“You just passed the ball from one player to another and then shot!” Bob states. “Dribbling was introduced shortly thereafter. Basketball used to be a rough game. In the early 1900s, it was often referred to as indoor rugby. They used to build cages around the court because players were getting killed being thrown up against the wall!”

The book is a fascinating examination of how one of the world’s most popular sports has changed over time.

And some of the most significant changes, Bob notes, were introduced in the last 50 years.
“In 1967-68, the NCAA banned dunking,” Bob explains. “And what most people don’t know is that it was banned for about 12 years. They explained that there were too many injuries and too much equipment being damaged. But according to Kareem Abdul-Jabbar, a famous American player, they were doing it to keep black people from dominating the game. But, they never banned it in the NBA. And it’s one of the most exciting parts of the game.”

And most importantly, while taking the reader through the global history of basketball, the book also narrows its focus to incorporate local history. Albeit taken from a different angle than the previous book.

“Windsor was the Basketball Capital of Canada for many years,” Bob states. “A writer by the name of Brian Daly described Windsor to Victoria, British Columbia, as the ‘axis of basketball excellence.’ Windsor has won over 32 Canadian National championships. No other community in Canada can match that!”

And 26 of those Canadian National championships, Bob points out, were won by six organizations: the Windsor Alumni, the AKO Fraternity, the CLUB 240, Windsor Lancer Men, the Windsor Lancer Women and the Windsor Express.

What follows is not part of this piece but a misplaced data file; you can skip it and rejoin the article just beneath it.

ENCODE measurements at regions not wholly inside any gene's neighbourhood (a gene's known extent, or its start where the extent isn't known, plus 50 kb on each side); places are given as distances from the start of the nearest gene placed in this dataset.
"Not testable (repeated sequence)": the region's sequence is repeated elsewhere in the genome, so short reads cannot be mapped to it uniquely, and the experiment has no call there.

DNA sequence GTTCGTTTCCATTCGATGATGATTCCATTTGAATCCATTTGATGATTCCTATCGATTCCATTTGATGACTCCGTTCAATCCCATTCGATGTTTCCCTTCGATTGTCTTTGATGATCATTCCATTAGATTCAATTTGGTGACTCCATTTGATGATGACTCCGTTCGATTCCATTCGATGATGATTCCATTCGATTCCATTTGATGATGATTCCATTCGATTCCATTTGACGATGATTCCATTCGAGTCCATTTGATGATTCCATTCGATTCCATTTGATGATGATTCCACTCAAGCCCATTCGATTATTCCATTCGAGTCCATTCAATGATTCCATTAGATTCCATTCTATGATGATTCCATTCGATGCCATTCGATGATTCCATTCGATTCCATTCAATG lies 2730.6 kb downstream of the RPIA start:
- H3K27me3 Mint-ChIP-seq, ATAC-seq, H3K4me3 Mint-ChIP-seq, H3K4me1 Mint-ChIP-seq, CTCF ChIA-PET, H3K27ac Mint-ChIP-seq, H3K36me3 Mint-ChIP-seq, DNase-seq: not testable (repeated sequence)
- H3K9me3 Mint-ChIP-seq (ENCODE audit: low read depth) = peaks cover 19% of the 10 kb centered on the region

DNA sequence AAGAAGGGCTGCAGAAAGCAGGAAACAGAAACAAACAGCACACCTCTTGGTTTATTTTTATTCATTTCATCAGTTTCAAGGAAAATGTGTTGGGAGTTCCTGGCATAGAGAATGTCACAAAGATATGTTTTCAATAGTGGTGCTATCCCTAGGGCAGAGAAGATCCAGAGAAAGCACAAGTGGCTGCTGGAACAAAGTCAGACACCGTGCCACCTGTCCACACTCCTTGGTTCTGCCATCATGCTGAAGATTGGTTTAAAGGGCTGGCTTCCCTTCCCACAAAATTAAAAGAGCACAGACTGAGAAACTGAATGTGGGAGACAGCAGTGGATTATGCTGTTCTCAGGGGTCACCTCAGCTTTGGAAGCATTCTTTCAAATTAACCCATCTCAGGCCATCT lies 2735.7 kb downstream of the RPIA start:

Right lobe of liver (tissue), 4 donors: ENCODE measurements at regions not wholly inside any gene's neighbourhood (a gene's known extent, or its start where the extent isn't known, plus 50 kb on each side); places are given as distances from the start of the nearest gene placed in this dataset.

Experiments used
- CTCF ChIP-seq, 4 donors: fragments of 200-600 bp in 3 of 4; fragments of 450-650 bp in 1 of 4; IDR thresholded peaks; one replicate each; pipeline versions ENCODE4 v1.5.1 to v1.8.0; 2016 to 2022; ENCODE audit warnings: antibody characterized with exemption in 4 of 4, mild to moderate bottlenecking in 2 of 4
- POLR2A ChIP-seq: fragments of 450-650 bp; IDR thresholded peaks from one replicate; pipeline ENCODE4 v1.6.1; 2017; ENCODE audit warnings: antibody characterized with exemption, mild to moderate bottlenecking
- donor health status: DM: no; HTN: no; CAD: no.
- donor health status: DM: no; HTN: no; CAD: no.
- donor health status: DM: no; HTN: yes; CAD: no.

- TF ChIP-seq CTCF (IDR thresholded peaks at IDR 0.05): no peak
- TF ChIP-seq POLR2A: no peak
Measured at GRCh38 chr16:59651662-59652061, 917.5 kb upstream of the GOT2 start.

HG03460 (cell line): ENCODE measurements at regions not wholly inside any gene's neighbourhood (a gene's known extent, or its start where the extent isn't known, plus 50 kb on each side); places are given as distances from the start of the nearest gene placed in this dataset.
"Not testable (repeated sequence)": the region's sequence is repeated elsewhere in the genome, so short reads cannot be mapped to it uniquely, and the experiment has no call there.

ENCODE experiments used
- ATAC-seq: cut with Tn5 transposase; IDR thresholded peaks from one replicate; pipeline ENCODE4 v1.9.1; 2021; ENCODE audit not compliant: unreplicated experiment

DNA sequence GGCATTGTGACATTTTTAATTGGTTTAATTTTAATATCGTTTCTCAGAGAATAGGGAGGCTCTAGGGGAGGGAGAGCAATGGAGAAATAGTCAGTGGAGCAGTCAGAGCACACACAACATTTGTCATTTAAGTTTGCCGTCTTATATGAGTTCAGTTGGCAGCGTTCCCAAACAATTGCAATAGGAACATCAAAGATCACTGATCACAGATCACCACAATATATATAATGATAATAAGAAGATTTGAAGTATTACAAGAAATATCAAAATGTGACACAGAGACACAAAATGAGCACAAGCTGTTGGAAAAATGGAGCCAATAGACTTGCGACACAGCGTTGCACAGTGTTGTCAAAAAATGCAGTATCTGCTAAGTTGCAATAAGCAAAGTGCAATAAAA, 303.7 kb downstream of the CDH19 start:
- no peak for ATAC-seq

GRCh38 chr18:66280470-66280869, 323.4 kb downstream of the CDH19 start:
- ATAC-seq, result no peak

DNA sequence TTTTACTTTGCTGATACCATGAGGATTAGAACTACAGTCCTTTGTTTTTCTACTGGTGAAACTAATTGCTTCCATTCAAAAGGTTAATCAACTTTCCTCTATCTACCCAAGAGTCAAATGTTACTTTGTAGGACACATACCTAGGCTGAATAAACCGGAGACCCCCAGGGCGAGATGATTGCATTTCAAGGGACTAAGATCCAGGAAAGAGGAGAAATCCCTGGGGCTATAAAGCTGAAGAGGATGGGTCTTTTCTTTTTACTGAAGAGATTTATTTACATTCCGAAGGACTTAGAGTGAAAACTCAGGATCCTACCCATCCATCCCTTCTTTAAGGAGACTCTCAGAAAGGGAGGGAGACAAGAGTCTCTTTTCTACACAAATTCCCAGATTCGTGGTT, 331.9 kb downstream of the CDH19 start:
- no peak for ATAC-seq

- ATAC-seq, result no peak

“Those dynasties are described in detail,” Bob explains. “And for one chapter, a panel of former and current coaches got together and nominated over 100 women players and chose the top 60 players in the last 60 years.”

The book is a celebration of both everything Windsor has contributed to the sport of basketball, and everything it continues to contribute.

“We still produce great basketball players!” Bob laughs. “It was only in 2015 that we won the Women’s National Championship. And the Windsor Express also won in 2014 and 2015! We’re an amazing sports community. Even a little town like Chatham has won national championships. We live in a very, very special area.”

And once again, all the proceeds for this book are going towards the Hospice of Windsor and Essex County.

“We’re hoping to raise as much money for this book as we did for the previous one,” Bob explains. “We have corporate sponsors, to ensure that the cost of printing—and that everything else in the book, the publishing, the editing, etc.—is totally covered. That way every single dollar that a person spends on a copy of the book goes directly to Hospice.”

In addition, the book was dedicated to Bob’s deceased brother, Scott Turner.

“This book is a Hospice project dedicated to the late Scott Turner,” Bob writes.
The book is available from Hospice themselves, either by phone (519-974-7100) or by email (

“You can buy the book there,” Bob states. “And you can pick it up there, or Hospice will offer you four or five different locations where you can go and pick up the book. Or, we will deliver it to you.”